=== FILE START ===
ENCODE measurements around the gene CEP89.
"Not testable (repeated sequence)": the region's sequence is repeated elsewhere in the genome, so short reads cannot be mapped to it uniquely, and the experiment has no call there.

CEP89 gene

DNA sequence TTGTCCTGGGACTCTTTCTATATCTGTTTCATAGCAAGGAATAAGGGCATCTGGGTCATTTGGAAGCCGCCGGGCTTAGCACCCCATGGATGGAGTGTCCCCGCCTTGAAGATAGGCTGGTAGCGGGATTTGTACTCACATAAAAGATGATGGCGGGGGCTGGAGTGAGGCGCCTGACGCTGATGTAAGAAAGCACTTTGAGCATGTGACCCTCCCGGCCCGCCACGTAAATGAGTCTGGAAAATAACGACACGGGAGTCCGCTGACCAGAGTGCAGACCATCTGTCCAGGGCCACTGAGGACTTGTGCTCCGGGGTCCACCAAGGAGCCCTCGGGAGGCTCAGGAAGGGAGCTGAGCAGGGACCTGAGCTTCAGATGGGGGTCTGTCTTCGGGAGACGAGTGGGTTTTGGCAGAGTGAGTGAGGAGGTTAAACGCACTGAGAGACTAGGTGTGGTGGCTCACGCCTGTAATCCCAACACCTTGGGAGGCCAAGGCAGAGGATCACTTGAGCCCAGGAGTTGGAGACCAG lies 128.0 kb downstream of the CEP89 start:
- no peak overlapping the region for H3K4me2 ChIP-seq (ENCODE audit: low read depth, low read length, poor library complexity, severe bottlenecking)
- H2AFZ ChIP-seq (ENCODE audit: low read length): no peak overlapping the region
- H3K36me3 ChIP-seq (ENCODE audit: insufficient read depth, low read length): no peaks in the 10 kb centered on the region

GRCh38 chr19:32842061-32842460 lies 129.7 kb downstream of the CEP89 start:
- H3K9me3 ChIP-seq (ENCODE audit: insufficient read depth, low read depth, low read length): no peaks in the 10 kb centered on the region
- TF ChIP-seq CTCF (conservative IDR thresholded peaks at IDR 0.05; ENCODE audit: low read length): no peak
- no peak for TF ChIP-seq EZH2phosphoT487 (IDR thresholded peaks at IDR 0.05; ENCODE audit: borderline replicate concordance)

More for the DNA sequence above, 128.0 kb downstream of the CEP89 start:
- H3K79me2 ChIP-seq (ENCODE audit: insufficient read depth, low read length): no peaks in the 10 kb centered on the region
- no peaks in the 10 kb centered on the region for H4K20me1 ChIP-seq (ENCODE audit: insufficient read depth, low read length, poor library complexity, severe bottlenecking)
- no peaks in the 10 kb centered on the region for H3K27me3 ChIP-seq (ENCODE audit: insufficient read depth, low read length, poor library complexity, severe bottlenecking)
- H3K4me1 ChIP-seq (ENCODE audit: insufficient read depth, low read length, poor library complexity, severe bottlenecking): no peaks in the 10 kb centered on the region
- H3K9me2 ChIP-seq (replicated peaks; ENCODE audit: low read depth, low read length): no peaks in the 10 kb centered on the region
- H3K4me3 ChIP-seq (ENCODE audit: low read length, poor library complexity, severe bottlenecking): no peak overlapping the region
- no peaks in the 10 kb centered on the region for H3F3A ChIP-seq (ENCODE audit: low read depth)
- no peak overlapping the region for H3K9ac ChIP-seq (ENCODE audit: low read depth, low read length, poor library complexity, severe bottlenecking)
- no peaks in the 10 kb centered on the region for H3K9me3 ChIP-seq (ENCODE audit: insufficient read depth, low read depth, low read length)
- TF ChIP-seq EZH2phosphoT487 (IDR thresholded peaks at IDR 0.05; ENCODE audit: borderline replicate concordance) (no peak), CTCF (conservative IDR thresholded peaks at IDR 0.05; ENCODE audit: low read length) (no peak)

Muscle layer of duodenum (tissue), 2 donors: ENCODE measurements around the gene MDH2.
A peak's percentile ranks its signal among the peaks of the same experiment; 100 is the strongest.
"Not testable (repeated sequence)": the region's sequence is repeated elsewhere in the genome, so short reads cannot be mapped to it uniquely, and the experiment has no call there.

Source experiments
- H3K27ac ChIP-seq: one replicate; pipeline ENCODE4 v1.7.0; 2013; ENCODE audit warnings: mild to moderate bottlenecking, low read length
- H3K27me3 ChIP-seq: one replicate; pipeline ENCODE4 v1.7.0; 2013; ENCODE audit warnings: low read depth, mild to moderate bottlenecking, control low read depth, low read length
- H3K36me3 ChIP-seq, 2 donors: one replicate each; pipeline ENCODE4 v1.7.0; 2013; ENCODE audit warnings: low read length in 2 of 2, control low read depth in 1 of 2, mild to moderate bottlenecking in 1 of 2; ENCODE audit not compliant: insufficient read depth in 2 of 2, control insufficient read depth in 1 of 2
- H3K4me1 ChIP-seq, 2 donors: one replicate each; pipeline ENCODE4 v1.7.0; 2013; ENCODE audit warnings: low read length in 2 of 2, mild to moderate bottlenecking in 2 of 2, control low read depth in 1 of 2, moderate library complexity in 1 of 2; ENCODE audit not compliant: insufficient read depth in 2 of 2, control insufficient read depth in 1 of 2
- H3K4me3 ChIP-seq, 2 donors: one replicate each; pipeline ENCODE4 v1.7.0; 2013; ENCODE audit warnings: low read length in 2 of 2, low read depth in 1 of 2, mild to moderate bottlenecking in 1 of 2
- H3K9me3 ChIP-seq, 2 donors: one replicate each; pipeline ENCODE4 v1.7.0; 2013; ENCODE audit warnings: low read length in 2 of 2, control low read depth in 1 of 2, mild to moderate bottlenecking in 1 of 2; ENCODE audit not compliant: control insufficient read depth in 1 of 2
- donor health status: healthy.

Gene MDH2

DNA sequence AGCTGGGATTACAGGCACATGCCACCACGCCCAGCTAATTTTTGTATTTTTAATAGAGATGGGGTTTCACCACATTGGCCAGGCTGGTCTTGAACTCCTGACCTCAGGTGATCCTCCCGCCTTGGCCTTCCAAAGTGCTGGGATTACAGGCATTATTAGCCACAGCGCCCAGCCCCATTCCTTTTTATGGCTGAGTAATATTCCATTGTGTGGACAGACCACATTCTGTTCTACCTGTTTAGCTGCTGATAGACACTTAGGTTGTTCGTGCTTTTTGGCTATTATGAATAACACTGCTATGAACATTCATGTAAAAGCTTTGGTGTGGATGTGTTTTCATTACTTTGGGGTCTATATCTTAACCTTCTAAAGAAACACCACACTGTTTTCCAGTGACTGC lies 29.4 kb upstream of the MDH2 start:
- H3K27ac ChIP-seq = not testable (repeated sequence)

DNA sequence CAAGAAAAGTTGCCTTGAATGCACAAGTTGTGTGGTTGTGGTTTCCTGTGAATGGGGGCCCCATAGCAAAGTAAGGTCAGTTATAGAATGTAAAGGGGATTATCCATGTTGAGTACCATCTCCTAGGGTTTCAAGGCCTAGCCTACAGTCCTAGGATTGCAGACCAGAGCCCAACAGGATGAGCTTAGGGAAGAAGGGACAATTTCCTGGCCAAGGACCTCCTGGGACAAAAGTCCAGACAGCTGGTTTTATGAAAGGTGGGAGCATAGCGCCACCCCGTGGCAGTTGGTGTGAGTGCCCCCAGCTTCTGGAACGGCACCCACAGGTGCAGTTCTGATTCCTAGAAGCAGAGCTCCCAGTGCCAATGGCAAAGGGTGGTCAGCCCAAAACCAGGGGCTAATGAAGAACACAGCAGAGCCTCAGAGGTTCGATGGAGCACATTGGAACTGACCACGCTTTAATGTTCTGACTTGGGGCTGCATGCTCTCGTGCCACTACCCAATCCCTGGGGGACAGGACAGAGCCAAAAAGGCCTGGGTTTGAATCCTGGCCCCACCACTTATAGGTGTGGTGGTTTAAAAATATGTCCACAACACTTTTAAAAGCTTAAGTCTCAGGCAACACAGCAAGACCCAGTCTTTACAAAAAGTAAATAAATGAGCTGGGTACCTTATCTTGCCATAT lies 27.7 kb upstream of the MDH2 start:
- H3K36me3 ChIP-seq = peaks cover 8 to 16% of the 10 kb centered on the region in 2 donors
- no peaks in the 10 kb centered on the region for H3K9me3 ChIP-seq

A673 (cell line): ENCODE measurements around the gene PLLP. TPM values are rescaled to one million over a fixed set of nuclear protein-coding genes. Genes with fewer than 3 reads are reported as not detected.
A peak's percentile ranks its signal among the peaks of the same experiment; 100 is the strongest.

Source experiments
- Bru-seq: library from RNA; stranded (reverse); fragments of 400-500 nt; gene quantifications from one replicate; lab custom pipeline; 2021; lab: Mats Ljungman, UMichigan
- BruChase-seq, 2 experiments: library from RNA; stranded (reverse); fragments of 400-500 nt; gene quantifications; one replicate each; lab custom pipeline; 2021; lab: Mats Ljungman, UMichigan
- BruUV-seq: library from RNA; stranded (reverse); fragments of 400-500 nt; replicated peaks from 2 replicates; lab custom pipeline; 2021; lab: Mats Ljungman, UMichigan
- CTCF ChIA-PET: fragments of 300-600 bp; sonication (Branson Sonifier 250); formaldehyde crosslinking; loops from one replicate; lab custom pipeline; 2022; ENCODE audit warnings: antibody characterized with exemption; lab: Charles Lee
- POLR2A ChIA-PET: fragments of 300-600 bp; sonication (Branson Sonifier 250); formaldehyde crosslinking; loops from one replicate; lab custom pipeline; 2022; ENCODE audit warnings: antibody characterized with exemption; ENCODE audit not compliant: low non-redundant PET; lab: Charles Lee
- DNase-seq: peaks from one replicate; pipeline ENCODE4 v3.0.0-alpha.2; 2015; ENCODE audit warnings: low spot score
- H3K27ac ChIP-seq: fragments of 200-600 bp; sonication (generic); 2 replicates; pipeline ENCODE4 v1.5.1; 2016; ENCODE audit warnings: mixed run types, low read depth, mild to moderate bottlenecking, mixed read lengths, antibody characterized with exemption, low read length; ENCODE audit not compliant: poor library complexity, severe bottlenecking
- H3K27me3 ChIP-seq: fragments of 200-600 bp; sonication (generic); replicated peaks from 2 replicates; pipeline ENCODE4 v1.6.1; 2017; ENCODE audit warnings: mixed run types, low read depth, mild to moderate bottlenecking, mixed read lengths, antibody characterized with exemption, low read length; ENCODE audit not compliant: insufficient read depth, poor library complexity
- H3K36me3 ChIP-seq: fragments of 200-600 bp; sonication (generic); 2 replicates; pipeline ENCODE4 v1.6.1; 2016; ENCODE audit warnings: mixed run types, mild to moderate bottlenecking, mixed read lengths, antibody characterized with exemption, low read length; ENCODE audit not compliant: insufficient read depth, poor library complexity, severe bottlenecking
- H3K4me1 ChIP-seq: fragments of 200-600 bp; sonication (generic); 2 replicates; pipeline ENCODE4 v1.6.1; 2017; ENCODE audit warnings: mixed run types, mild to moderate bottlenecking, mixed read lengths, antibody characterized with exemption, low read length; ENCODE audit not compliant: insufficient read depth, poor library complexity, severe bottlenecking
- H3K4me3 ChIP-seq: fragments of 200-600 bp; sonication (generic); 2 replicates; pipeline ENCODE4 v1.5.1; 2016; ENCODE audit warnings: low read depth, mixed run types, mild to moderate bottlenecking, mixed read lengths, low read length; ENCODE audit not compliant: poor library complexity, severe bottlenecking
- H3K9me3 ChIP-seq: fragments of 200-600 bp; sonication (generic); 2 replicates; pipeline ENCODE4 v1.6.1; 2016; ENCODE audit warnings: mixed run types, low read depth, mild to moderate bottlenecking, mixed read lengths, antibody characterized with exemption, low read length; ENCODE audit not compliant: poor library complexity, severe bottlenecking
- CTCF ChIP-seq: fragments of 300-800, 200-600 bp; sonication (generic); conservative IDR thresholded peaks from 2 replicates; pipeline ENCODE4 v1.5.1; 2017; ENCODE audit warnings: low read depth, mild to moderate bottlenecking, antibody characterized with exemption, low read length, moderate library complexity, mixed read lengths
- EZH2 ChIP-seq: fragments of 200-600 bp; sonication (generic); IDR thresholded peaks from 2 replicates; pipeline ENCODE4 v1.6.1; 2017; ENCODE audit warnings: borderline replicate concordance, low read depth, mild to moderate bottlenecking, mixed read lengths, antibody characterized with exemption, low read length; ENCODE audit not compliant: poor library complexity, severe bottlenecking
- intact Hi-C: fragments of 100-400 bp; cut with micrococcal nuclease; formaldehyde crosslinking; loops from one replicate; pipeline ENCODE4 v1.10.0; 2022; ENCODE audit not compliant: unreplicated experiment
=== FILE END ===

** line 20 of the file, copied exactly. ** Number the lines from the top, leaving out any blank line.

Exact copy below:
- no peak overlapping the region for H3K9ac ChIP-seq (ENCODE audit: low read depth, low read length, poor library complexity, severe bottlenecking)